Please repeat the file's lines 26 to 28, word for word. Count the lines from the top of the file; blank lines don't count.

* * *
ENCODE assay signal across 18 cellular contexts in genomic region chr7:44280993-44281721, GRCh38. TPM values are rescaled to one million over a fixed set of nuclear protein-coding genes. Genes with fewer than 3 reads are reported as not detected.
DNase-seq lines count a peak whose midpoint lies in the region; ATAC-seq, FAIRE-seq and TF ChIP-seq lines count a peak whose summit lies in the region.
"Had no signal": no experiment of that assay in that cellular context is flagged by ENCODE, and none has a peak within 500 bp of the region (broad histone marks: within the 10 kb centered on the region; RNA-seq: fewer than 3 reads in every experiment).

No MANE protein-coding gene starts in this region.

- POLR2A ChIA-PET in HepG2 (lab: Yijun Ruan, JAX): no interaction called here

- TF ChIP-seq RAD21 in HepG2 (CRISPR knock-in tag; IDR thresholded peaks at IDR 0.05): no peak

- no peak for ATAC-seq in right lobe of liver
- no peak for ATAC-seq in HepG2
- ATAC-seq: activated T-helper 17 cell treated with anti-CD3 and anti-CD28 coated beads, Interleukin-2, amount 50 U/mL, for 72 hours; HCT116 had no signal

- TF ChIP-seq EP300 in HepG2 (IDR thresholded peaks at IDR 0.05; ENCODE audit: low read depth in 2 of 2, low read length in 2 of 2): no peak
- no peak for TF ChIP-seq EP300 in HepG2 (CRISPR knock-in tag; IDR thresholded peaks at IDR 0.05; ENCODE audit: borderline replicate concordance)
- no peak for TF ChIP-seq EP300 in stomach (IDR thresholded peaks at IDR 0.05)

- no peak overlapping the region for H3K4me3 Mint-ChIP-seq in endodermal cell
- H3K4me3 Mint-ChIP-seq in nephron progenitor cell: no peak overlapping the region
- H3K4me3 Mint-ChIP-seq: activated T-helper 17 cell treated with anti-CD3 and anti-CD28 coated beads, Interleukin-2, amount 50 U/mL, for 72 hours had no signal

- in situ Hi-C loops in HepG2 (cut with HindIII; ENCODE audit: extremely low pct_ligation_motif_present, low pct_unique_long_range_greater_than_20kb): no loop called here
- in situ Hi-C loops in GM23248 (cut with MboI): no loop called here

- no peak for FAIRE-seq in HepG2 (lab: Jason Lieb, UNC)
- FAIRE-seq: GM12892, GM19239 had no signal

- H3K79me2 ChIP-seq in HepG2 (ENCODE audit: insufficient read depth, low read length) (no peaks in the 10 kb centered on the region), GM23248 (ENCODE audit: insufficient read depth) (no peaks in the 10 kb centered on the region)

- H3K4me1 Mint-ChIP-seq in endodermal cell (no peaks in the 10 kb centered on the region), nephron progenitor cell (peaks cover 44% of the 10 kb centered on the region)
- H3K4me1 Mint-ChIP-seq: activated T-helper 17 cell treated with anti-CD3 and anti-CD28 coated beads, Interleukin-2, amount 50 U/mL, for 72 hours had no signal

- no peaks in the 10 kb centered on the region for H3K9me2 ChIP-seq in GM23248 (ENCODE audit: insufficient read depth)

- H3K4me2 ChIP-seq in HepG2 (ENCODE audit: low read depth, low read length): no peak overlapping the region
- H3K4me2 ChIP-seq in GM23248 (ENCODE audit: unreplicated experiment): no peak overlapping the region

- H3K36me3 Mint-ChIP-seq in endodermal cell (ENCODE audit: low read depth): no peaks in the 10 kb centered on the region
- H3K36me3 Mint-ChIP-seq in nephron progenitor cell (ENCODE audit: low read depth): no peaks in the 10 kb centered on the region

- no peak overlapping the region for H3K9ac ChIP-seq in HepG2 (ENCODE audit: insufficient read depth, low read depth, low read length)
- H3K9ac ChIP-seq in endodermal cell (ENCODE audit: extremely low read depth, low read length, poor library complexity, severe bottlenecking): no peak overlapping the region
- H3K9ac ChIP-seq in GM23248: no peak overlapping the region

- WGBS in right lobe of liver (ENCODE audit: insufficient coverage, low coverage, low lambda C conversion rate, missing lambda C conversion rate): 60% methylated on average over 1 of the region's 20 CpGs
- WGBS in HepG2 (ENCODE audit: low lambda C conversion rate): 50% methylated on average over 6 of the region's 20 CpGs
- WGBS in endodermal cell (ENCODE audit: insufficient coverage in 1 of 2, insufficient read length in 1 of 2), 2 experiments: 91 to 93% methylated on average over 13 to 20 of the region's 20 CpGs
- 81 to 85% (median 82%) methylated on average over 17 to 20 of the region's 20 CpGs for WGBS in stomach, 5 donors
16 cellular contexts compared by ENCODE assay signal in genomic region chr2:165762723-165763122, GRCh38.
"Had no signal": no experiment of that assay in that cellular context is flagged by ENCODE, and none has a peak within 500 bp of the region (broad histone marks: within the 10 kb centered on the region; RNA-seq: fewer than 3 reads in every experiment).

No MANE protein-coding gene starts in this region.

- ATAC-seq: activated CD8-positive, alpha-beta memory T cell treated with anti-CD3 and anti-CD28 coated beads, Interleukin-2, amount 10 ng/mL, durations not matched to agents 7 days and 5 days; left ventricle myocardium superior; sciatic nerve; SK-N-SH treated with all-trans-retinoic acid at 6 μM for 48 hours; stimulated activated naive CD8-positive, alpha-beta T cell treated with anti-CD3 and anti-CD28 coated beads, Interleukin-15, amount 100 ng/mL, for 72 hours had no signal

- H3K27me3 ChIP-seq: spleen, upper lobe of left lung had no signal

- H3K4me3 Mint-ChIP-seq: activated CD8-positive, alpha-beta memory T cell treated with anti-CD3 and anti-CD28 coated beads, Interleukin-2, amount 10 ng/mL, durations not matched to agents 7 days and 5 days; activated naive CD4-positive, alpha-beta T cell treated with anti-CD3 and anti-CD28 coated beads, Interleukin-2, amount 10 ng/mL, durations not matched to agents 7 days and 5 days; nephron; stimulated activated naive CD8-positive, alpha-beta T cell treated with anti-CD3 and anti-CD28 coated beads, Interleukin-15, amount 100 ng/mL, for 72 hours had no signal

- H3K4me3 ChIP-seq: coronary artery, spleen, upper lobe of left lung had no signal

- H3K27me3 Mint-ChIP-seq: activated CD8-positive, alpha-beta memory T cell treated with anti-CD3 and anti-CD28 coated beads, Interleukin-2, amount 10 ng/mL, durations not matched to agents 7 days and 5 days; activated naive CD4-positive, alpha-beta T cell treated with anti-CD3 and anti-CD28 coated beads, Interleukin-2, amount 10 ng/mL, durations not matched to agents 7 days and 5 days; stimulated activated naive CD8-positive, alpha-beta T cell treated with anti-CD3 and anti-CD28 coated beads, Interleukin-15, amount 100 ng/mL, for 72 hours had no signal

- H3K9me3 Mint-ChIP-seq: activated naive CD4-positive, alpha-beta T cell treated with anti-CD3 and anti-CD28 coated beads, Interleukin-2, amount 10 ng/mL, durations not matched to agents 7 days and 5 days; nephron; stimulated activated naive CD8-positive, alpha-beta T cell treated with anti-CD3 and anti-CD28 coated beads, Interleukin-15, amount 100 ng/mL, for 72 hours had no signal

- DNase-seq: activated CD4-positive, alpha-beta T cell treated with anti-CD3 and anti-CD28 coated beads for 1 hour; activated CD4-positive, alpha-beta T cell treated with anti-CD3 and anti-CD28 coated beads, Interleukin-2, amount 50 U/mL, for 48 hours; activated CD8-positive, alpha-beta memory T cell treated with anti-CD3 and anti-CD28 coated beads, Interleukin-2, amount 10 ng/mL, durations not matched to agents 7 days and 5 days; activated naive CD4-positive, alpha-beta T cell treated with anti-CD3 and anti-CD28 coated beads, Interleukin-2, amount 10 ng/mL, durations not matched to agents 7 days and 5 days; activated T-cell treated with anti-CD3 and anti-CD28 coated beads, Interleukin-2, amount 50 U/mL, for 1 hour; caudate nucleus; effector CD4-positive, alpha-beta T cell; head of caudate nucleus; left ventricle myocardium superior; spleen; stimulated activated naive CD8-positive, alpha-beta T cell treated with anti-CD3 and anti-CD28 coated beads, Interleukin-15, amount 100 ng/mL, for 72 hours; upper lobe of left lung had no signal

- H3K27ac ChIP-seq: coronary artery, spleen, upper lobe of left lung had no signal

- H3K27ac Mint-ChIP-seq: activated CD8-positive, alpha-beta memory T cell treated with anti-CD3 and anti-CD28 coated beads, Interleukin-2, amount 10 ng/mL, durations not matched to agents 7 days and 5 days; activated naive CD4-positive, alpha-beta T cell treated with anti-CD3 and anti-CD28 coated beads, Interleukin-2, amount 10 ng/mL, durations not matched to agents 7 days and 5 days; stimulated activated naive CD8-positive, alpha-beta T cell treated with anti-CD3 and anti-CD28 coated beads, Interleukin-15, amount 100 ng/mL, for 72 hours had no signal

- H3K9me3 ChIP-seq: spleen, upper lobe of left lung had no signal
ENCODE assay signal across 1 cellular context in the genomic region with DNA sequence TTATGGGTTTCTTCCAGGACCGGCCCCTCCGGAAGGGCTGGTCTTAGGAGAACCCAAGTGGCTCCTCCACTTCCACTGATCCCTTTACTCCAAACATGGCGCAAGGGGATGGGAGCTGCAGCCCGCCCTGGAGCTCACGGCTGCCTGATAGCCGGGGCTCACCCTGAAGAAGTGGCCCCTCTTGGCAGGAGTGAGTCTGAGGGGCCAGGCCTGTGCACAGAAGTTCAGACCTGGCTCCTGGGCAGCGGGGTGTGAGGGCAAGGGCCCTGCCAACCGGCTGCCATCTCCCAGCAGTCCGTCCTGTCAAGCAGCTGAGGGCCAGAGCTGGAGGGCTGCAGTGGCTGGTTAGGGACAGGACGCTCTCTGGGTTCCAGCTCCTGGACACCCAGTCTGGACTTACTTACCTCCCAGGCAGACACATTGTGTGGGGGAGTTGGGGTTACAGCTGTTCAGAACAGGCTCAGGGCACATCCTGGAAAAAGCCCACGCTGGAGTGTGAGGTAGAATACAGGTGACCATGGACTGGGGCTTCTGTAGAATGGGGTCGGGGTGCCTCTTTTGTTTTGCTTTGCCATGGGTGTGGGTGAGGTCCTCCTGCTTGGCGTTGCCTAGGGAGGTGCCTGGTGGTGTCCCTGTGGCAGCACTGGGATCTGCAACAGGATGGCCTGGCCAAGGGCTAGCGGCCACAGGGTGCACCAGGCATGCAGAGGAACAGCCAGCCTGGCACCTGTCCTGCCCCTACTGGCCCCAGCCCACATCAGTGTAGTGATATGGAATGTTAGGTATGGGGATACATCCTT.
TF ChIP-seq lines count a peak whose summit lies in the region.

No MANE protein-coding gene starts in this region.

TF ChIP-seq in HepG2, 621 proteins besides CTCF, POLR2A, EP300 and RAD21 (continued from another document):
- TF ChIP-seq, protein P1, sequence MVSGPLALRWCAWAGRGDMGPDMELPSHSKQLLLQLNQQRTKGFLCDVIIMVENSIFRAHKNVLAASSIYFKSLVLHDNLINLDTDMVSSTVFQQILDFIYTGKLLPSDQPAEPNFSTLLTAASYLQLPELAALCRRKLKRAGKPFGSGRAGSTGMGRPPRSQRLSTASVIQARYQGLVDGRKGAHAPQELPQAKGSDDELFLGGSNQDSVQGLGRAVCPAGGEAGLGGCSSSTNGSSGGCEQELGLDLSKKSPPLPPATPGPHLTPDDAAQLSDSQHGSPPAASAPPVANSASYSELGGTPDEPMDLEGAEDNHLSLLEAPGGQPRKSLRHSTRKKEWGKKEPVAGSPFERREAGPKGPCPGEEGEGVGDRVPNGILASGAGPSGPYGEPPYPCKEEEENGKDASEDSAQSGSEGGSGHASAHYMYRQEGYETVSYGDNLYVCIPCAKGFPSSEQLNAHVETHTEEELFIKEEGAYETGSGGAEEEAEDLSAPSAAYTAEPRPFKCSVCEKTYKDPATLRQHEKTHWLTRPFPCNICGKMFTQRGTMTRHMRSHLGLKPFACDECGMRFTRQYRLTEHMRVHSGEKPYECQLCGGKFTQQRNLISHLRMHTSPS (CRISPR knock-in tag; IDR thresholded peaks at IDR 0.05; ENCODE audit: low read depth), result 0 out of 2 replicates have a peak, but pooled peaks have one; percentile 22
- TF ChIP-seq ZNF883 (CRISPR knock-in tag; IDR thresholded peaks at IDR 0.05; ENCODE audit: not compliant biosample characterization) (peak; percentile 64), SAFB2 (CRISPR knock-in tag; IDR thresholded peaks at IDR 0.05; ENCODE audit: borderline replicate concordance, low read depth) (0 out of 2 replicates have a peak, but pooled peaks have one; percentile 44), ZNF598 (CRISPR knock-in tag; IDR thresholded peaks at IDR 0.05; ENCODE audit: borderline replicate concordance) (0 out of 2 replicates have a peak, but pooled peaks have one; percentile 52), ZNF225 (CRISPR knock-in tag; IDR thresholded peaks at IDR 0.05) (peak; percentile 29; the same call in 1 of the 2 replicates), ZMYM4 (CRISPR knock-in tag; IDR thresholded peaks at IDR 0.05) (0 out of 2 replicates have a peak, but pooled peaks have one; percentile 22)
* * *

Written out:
- H3K36me3 Mint-ChIP-seq in endodermal cell (ENCODE audit: low read depth): no peaks in the 10 kb centered on the region
- H3K36me3 Mint-ChIP-seq in nephron progenitor cell (ENCODE audit: low read depth): no peaks in the 10 kb centered on the region

- no peak overlapping the region for H3K9ac ChIP-seq in HepG2 (ENCODE audit: insufficient read depth, low read depth, low read length)